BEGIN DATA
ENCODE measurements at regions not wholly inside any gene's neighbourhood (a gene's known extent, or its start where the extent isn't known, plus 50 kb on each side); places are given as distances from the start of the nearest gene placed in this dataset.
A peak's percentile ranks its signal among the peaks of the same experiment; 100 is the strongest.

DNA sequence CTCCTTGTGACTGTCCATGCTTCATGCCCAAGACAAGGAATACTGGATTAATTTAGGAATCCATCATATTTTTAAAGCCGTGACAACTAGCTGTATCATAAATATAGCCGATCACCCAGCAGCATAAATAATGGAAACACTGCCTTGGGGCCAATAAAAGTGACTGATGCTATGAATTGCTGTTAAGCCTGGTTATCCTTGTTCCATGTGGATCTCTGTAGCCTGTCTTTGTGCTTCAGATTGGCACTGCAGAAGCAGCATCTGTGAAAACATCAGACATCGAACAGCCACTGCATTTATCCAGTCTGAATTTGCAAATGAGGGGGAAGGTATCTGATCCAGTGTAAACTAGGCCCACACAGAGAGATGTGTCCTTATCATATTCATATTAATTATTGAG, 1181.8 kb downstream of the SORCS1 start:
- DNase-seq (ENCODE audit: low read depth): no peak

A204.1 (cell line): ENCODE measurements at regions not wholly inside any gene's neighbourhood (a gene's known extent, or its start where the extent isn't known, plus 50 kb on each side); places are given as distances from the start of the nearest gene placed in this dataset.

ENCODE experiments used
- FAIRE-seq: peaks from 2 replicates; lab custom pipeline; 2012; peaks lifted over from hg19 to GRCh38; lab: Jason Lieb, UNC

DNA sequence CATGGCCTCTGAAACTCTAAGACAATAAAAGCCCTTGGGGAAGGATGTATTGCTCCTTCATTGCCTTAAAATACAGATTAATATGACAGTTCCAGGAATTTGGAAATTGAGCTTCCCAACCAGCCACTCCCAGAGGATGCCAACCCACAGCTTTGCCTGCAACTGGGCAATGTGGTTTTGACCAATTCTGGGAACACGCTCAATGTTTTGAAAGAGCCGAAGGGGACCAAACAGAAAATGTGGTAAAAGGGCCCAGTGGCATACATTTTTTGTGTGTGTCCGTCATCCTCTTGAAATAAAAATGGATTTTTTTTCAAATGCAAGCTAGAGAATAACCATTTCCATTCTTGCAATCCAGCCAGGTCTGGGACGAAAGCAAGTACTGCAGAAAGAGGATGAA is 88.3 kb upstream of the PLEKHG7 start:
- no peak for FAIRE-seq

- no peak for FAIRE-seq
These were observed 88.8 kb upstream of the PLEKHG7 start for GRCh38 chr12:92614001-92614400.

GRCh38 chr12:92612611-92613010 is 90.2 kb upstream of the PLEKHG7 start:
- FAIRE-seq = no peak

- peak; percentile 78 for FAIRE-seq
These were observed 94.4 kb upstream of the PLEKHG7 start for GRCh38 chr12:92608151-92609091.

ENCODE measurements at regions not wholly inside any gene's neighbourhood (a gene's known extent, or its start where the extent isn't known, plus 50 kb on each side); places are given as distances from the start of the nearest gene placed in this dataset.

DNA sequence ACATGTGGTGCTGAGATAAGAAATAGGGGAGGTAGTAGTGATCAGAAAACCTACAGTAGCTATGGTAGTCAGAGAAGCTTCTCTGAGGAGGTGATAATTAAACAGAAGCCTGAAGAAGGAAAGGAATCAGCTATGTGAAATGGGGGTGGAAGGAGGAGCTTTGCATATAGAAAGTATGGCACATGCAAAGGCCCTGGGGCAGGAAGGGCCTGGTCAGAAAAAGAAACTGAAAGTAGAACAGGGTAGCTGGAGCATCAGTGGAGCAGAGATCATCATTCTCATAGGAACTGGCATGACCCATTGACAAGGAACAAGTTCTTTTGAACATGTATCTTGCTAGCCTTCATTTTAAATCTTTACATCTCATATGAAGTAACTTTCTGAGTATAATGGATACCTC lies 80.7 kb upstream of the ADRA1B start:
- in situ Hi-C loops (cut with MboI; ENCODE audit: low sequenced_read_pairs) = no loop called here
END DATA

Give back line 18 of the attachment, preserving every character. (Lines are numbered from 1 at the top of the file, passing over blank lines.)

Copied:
- in situ Hi-C loops (cut with MboI; ENCODE audit: low sequenced_read_pairs) = no loop called here